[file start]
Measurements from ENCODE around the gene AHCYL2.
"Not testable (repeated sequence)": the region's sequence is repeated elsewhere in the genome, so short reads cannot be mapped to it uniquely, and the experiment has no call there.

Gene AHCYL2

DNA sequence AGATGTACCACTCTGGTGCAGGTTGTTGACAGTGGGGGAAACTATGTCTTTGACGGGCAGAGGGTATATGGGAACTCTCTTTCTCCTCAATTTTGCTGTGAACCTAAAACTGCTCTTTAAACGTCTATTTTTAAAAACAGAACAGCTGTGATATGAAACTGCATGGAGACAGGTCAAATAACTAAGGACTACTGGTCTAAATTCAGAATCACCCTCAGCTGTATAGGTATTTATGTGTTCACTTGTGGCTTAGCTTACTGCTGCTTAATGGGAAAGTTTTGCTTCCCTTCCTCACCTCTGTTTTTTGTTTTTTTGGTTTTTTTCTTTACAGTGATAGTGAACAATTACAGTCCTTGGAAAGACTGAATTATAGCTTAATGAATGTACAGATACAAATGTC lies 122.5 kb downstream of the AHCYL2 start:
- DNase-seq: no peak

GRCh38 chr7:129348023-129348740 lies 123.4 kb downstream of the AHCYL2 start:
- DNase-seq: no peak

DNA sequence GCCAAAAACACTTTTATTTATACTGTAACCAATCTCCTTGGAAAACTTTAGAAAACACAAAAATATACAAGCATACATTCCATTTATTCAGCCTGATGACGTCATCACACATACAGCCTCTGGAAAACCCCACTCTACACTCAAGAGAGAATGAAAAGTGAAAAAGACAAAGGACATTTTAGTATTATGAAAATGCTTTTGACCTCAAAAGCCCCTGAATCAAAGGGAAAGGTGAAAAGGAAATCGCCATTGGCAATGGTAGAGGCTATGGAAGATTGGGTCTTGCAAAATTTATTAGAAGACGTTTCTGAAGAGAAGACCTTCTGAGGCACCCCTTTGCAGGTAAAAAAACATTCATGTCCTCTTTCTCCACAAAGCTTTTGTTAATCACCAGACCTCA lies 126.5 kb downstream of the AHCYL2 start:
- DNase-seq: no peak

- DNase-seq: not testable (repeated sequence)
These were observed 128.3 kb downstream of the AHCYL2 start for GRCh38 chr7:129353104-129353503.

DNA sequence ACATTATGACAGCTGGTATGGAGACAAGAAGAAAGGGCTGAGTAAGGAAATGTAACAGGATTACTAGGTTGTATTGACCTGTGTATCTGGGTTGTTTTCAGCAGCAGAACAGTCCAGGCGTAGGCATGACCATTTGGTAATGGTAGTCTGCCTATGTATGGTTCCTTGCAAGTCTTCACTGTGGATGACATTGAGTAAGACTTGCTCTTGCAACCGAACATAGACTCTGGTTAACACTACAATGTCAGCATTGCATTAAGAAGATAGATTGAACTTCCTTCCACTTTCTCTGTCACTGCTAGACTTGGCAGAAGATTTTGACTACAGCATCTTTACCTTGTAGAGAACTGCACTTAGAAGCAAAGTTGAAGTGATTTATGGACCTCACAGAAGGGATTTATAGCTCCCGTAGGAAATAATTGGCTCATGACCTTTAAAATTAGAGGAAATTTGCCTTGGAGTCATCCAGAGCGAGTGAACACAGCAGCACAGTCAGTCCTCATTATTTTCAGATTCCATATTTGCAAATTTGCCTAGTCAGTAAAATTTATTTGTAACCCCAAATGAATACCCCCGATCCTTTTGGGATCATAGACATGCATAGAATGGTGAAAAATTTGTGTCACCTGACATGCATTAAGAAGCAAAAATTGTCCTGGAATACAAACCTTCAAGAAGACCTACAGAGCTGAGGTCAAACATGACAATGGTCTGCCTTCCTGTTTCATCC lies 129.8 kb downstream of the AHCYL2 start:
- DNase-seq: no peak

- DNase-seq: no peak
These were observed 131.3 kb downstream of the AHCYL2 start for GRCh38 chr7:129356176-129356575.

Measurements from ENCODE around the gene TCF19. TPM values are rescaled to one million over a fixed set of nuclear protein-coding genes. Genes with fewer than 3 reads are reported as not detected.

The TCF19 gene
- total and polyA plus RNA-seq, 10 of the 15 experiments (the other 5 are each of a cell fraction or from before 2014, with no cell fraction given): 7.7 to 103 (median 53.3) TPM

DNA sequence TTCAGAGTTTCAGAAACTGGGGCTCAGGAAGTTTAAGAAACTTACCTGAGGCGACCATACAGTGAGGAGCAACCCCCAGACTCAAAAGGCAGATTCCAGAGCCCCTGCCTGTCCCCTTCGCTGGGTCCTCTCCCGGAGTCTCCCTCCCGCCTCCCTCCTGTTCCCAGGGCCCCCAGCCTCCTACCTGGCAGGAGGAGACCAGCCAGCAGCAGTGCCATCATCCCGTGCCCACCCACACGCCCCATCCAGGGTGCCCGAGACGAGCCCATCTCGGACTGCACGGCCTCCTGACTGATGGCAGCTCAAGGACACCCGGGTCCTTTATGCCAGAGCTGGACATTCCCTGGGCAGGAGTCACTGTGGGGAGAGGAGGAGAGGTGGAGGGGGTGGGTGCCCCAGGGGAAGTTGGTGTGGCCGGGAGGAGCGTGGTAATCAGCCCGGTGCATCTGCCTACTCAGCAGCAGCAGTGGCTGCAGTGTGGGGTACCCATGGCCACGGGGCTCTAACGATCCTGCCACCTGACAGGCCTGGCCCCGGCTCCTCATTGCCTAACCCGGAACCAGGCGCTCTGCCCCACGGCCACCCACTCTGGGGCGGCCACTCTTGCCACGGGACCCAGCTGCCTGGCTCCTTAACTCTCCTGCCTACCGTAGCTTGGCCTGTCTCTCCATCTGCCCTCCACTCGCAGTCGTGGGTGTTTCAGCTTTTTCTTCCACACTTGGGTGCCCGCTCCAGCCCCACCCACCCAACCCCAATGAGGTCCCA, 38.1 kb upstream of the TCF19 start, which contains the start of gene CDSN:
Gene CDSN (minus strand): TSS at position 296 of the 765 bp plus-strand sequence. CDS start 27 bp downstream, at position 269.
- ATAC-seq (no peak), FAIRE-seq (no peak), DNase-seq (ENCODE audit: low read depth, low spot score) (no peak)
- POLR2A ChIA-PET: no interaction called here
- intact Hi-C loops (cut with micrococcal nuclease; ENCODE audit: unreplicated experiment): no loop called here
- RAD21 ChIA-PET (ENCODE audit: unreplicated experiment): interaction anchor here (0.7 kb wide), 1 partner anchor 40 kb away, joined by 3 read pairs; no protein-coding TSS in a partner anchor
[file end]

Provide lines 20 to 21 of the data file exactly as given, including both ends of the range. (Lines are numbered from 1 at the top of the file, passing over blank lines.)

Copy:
Gene CDSN (minus strand): TSS at position 296 of the 765 bp plus-strand sequence. CDS start 27 bp downstream, at position 269.
- ATAC-seq (no peak), FAIRE-seq (no peak), DNase-seq (ENCODE audit: low read depth, low spot score) (no peak)